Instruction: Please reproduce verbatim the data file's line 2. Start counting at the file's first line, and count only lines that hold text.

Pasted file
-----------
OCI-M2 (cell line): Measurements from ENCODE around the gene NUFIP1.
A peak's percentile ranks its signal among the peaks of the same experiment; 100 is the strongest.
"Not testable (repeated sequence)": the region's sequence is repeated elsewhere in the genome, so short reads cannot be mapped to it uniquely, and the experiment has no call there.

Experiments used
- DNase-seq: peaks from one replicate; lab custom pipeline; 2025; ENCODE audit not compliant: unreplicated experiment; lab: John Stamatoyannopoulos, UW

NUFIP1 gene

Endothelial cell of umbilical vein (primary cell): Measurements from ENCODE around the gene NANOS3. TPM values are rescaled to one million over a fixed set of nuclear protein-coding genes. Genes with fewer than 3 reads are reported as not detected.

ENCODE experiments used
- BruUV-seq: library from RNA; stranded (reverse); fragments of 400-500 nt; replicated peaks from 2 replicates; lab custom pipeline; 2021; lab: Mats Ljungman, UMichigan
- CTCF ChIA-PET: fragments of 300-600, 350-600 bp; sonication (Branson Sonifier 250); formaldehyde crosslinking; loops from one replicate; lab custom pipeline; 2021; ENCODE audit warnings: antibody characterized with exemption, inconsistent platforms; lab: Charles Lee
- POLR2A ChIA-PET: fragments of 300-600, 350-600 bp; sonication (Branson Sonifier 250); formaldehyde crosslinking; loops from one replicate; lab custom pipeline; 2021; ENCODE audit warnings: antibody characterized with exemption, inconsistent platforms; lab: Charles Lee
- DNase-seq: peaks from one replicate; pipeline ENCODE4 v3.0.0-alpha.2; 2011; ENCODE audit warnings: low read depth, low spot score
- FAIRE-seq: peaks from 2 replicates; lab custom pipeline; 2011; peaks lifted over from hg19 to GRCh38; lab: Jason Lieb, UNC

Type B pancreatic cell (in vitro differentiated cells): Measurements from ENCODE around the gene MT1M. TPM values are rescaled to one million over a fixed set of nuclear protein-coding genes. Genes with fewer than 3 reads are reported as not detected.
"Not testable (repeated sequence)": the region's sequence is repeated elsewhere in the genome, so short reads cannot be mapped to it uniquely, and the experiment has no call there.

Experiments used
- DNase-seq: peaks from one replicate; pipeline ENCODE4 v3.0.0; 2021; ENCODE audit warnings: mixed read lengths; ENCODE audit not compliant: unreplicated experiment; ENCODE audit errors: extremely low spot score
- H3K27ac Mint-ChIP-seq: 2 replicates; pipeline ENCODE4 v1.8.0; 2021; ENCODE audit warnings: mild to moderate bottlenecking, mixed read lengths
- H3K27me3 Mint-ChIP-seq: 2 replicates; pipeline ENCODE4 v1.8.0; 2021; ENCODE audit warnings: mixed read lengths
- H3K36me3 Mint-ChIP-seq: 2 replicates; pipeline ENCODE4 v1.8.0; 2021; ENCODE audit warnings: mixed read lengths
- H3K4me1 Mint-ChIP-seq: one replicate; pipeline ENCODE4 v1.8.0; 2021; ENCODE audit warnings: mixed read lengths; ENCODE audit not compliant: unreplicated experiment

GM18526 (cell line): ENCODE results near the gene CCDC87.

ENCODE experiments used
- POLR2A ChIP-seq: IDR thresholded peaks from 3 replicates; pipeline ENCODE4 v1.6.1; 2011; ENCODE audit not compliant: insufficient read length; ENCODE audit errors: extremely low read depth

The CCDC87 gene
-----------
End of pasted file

A peak's percentile ranks its signal among the peaks of the same experiment; 100 is the strongest.